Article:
Delta Lady could have used assistance from a strong editor. There are awkward statements and content throughout. For example, at one point we read this about Janis Joplin: “She drank too much than was good for her…” And Coolidge tells us that after her mother died, “I had a gig on the eighteenth and knew she wouldn’t want me to not do that gig.” Ouch!

There’s also noticeable repetition in the account. For example, one particular background singer did some work with the Rolling Stones. So every time her name is mentioned, we’re told – with but one exception – that this woman once sang with the Rolling Stones. These may seem like small points, but they’re not so small when you’ve shelled out $26.00 for a finished work.

Finally, there may be some issues with factual accuracy. Coolidge states that the Mad Dogs and Englishmen tour left Joe Cocker physically and financially impoverished. Other accounts note that Cocker’s poor physical state was due to alcoholism. And the Mad Dogs and Englishmen double-album made Cocker rich. It was the second-best selling album in the U.S. when it was released, and was very likely the best selling recording on college campuses. A&M Records co-founder Jerry Moss stated, “‘The Letter’ (from the Mad Dogs album) was the first hit for Joe… The record went (Top 10) platinum and sold well… That whole group was incredible, and it was an amazing experience – what they did live and on record was magnificent. After that success, we were able to get Joe back in the studio to make more great records.”

Joseph Arellano

A review copy was provided by the publisher.

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38 Species x 9 Lives

Wild cats

Wild Cats of the World by Luke Hunter, Illustrated by Priscilla Barrett (Bloomsbury, $40.00, 240 pages)

Wild Cats of the World is a coffee table sized book that at first glance looks like it would be the perfect gift for any feline lover. The book examines 38 species of small and big cats, augmented with beautiful photos and sketches. It also imparts interesting information, like the fact that female cats are actually more efficient hunters than males – since they don’t stalk things they can’t kill, and that wildcats can live a full 19 years in captivity. It’s also repeatedly stated that wildcats can and do interbreed with domestic cats.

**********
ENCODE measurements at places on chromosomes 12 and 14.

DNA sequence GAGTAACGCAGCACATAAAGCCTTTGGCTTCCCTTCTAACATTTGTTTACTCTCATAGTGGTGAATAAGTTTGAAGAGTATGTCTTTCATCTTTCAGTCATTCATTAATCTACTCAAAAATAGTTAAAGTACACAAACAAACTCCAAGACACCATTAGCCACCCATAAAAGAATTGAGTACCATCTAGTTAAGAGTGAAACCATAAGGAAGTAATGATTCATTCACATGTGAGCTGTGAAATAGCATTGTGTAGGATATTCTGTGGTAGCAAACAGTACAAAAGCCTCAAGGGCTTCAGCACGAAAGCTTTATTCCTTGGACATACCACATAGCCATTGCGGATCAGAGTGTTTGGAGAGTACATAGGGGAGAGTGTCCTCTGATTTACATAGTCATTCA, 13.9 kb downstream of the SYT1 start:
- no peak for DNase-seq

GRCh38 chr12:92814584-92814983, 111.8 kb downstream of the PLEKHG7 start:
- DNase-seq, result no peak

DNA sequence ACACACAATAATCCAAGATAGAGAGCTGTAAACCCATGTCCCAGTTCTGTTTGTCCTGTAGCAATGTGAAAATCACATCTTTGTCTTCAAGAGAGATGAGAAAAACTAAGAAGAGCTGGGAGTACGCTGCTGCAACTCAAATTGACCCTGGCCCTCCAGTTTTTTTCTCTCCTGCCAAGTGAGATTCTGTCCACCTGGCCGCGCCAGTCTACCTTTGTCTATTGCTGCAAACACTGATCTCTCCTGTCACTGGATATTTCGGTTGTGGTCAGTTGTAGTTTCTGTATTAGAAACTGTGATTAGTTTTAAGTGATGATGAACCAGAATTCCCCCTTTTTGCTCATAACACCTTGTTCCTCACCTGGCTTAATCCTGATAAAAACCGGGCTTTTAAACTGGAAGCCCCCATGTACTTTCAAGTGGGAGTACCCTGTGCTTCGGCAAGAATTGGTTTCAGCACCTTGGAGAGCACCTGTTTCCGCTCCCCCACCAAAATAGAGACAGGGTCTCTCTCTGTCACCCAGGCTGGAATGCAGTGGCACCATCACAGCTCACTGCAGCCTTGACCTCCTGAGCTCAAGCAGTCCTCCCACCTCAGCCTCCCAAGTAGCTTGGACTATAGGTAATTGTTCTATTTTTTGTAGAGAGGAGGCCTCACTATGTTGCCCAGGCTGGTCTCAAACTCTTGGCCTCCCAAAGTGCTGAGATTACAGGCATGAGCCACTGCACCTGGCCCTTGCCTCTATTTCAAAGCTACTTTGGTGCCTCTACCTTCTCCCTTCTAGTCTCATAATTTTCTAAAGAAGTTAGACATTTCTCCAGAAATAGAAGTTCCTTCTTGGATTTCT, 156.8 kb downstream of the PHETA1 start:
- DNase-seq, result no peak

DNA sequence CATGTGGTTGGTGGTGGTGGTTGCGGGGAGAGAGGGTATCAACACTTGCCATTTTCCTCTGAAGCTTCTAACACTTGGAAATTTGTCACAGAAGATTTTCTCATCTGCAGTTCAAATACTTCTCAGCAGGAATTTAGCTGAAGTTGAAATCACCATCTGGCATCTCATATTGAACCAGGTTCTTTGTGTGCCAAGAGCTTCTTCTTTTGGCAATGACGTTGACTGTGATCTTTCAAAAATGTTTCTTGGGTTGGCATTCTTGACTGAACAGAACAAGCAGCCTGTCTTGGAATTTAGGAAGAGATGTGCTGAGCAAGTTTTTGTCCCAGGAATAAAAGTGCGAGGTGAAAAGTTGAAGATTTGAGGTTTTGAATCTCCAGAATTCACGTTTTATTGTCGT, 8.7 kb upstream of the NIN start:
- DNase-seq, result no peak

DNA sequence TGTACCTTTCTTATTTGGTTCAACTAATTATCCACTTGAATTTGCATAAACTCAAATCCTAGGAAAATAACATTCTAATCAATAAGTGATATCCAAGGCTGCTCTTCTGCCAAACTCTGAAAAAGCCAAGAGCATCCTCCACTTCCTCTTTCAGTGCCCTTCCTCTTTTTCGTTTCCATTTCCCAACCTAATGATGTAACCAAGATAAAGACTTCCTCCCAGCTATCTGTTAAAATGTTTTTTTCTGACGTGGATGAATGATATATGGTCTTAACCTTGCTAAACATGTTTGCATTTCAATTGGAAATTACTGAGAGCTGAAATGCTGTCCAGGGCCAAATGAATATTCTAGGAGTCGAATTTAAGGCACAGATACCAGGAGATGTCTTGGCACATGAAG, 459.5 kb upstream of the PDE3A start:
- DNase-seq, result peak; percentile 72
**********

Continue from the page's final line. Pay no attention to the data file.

Wildcat 2

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Unfortunately, this book has several weaknesses. Hunter is far too concerned with what each type of cat kills and eats; there are too many photos of cats with their prey – which deems it unsuitable to be kept around children; and the book over-emphasizes the issue of extinction of species. What could have been a joyful celebration of the world’s most successful mammal – one that exists in both large and small forms – becomes a depressing, dragged-out, textbook-like read.

There’s not enough attention paid to the 43 breeds of domestic cats, which are far from extinct with 500 million of them serving as beloved pets, and an additional 500 million living as feral creatures. (500 million feral versions of Felis catus/Felis silvestris definitely equals a very successful type of wild cat!) And the high-priced book is poorly edited (“[a] survey must… continue for a long enough to sample…”).

Overall, a miss instead of a hit.

Joseph Arellano

A review copy was provided by the publisher. This book was released on October 13, 2015.

Note: There’s another book titled Wild Cats of the World, authored by Mel Sunquist and Fiona Sunquist (Chicago University Press).

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For Whom The Bell Tolls

The Bee Gees: The Biography by David N. Meyer (Da Capo, $27.50)

Bee Gees Meyer 2

An attempt to de-mythologize the best-selling brothers Gibb that doesn’t even get the song titles right.

It’s hard to understand why David Meyer wrote this book. Moreover, who is the audience for it? The biography is not a tribute to the Bee Gees, which means that fans will have no reason to read it. It does its best to present the brothers Gibb as a strange band of brothers, but that will hardly be enough to convince non-fans to purchase the book.

The band bio is perhaps best described as an attempt to de-mythologize/bring down the musical group described on the jacket as, “[O]ne of the bestselling bands on the planet….” Meyer puts his cards on the table in the introduction (one as unnecessary as most introductions are). Here he tells readers that, while the Bee Gees “made hits for forty years, they sold a quarter of a billion albums, (and) everyone on earth knows their music… they still seem like they don’t really belong.” Really? Well, that’s one person’s foolish opinion.